The Fraunhofer ISE in Freiburg has confirmed the results. However, it has been said that it will take a while before the increased efficiency can be commercially utilized.
The area of the world record cell is 0.5 square centimeters, say the scientists, while the semiconducting CIGS layer and the contact layers have a total thickness of just four thousandths of a millimeter, making them 50 times thinner than standard silicon cells. "Our researchers have made the cells in a CIGS laboratory coating plant using a modified co-evaporation process, which in principle can be scaled up to commercial production processes," says Dr. Michael Powalla, Member of the Board and Head of the Photovoltaics Division at ZSW.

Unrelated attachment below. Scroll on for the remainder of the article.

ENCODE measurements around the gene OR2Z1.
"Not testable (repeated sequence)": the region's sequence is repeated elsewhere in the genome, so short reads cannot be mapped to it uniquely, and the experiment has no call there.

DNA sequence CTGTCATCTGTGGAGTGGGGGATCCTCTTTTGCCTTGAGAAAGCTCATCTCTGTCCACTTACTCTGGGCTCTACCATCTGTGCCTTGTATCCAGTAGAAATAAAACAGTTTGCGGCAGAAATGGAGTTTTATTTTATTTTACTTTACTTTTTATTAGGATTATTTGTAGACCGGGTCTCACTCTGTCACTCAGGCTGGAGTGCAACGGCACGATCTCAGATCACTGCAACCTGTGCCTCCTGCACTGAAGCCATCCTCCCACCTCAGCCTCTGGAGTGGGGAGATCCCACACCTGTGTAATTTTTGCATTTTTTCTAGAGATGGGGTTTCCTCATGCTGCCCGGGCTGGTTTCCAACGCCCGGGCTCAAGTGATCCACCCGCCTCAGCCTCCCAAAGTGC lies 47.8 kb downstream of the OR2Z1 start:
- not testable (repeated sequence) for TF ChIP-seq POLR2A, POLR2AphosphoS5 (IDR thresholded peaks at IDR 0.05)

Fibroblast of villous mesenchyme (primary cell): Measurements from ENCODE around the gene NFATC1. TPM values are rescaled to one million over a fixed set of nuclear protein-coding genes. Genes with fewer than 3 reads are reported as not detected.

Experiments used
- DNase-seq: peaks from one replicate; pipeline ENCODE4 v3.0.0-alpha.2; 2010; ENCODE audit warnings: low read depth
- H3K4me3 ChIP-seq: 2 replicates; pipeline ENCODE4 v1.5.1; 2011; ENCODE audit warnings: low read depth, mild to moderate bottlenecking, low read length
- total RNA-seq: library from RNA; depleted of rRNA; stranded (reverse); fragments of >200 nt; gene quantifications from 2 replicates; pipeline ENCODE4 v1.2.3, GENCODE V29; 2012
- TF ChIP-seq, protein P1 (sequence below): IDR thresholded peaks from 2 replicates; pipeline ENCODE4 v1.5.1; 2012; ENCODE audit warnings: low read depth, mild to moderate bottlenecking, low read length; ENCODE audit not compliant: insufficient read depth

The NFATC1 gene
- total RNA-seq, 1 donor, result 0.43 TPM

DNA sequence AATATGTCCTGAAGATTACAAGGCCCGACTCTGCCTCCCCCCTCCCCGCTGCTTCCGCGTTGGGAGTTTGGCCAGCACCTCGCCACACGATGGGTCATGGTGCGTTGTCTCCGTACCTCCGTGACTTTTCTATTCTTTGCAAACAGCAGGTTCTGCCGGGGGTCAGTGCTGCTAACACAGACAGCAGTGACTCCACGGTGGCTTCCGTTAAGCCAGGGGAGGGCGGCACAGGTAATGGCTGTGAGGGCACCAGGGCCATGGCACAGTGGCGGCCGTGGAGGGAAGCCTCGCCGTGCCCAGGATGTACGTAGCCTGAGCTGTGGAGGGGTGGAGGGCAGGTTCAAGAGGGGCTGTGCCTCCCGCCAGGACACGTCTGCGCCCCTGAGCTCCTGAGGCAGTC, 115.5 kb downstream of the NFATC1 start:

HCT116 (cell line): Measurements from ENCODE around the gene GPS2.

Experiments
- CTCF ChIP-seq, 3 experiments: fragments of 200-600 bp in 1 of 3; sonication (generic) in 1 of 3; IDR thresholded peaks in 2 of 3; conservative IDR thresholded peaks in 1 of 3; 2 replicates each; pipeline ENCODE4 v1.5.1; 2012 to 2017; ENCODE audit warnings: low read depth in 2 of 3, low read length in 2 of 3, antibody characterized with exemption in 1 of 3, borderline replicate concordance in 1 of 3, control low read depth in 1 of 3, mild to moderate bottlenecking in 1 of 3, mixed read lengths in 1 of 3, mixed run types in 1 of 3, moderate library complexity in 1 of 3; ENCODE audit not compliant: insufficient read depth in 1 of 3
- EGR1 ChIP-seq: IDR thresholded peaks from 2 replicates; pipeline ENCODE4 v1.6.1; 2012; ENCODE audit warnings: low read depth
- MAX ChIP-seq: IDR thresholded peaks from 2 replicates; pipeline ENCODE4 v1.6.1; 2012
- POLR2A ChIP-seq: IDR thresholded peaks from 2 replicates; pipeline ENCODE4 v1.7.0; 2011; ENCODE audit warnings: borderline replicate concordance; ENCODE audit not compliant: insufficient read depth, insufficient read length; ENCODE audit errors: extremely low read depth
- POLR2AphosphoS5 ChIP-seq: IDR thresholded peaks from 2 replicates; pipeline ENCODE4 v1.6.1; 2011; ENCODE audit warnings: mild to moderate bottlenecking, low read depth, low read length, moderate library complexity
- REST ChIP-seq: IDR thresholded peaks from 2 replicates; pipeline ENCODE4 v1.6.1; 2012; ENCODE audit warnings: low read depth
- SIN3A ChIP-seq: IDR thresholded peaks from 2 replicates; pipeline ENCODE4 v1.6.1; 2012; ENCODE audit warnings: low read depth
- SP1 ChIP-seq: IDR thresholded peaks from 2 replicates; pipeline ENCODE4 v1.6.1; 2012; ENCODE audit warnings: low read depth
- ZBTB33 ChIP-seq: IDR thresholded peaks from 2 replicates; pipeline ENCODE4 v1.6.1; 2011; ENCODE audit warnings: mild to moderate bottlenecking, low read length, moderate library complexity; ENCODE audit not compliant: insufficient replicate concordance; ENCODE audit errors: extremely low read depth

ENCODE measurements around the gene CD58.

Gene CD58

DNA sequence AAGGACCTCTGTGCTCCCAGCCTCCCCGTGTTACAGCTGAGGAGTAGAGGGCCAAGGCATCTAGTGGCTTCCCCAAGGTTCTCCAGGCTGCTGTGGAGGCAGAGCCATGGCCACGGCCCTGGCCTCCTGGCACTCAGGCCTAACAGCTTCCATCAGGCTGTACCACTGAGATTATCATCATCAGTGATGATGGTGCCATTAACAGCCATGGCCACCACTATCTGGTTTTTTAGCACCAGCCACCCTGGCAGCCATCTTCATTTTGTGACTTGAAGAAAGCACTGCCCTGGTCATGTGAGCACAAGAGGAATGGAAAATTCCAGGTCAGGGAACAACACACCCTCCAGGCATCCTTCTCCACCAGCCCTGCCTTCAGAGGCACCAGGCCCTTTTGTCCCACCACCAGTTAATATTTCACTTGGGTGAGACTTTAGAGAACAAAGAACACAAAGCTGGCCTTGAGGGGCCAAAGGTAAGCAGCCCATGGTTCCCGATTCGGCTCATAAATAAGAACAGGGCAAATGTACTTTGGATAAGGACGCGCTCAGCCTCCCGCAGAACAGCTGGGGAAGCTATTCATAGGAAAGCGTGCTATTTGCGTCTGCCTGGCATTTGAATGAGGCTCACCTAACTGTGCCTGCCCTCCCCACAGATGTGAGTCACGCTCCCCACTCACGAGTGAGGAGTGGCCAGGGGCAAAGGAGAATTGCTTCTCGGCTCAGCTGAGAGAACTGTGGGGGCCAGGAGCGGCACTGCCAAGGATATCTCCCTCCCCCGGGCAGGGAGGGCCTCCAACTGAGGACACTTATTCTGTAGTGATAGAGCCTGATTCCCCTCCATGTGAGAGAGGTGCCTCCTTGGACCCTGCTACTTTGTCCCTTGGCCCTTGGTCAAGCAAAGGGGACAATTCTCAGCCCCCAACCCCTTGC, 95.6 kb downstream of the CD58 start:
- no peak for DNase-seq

They go on to say that in the future, the efficiency of the relatively low-priced CIGS thin film solar modules will rise from around 11 percent to approximately 15 percent. Higher efficiencies improve the electrical power output, they continue, and thus the financial returns delivered by PV systems. Experts assume that the CIGS thin film technology is facing a great commercial future – compared to 2008, in 2012 the market share of thin film power plants is expected to double, reaching around 30 percent, conclude the scientists.